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Wyoming State Fair cattle show
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By Ellen Fike, Cowboy State Daily

Although the coronavirus pandemic has caused most of Wyoming’s major rodeos to cancel, the Wyoming State Fair is going to go on as scheduled.

The fair, which is held in Douglas, will take place Aug. 11-15. According to organizers on the fair’s website, there will be an “extensive health safety plan” in place.

“We have long been a gathering point for generations of families, while providing a quality educational experience and entertainment for all who have attended,” organizers wrote on the website. “The Wyoming State Fair is a celebration of all things Wyoming and showcases our pride in our traditions, agriculture, innovation, industry, youth, entrepreneurs, artists, entertainment and so much more. This year will be no different.”

While several major rodeos in Wyoming have been canceled by the coronavirus, Gov. Mark Gordon said in May that state officials were doing all they could to make sure the state fair and county fairs continued in some fashion.

Organizers of many county fairs across the state are looking at curtailed schedules to prevent the spread of the coronavirus, with several focusing only on 4-H and FFA events and canceling accompanying attractions such as carnivals and night shows.

However, state fair officials plan on a full slate of activities, including a concert by country group Reckless Kelly and singer Jeremy McComb, who will perform on Aug. 13. Tickets for the concert will go on sale July 3.

Other grandstand entertainment will include pig wrestling on Aug. 11, a PRCA rodeo on Aug. 14 and a demolition derby on Aug. 15.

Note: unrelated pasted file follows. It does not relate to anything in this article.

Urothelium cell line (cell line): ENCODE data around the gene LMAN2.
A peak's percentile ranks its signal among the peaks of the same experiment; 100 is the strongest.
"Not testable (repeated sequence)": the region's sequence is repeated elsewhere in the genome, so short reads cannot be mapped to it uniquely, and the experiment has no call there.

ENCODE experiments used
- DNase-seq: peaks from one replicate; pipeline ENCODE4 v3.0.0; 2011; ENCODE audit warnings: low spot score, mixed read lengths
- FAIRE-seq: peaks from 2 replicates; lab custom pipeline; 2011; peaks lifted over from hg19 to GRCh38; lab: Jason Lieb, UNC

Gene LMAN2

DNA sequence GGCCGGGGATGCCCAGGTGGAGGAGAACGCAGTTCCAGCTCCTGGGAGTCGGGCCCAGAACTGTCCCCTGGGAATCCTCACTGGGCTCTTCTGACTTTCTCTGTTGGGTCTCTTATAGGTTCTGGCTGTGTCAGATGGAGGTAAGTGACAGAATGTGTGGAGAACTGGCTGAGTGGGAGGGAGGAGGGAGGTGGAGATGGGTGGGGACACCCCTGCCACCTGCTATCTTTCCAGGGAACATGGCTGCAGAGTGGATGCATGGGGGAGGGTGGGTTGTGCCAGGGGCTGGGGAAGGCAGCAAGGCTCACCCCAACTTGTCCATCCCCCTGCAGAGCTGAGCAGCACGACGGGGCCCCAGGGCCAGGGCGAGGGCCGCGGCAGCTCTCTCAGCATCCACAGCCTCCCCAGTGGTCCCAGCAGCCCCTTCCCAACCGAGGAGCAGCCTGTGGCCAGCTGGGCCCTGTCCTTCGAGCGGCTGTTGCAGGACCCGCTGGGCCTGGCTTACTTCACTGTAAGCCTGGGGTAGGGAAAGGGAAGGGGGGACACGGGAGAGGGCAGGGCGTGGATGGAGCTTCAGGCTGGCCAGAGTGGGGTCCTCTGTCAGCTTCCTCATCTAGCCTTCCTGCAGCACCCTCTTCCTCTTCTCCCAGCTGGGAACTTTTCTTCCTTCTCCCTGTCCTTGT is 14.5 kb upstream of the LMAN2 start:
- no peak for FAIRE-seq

More information about the fair and its new safeguards will be offered in the coming weeks. A current schedule of events can be found here.

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Garth Brooks To Appear At Cheyenne’s Terry Bison Ranch (Sort Of)

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By Ellen Fike, Cowboy State Daily

Country music superstar Garth Brooks is going to appear at Cheyenne’s Terry Bison Ranch on June 27.

Well, he’ll appear there and at more than 300 other outdoor theaters across the country (and Canada) during a unique concert event. Brooks will perform a show in Nashville and broadcast it across the country.

“Summer is here! We’re so excited to invite you to an exclusive, first-of-its-kind concert,” the Terry Bison Ranch wrote in the Facebook post announcing the event.

Brooks told Good Morning America’s Robin Roberts that he was looking to do a show during the pandemic but none of the options seemed to work until he ran into someone pitching the drive-in idea.

“This one guy came to me and said they could put 300 – 400 drive-in theaters together if I would put a concert together solely for the drive-in,” Brooks said.  “We can have families jump in the car and come out on a Saturday night. It’s pretty cool.”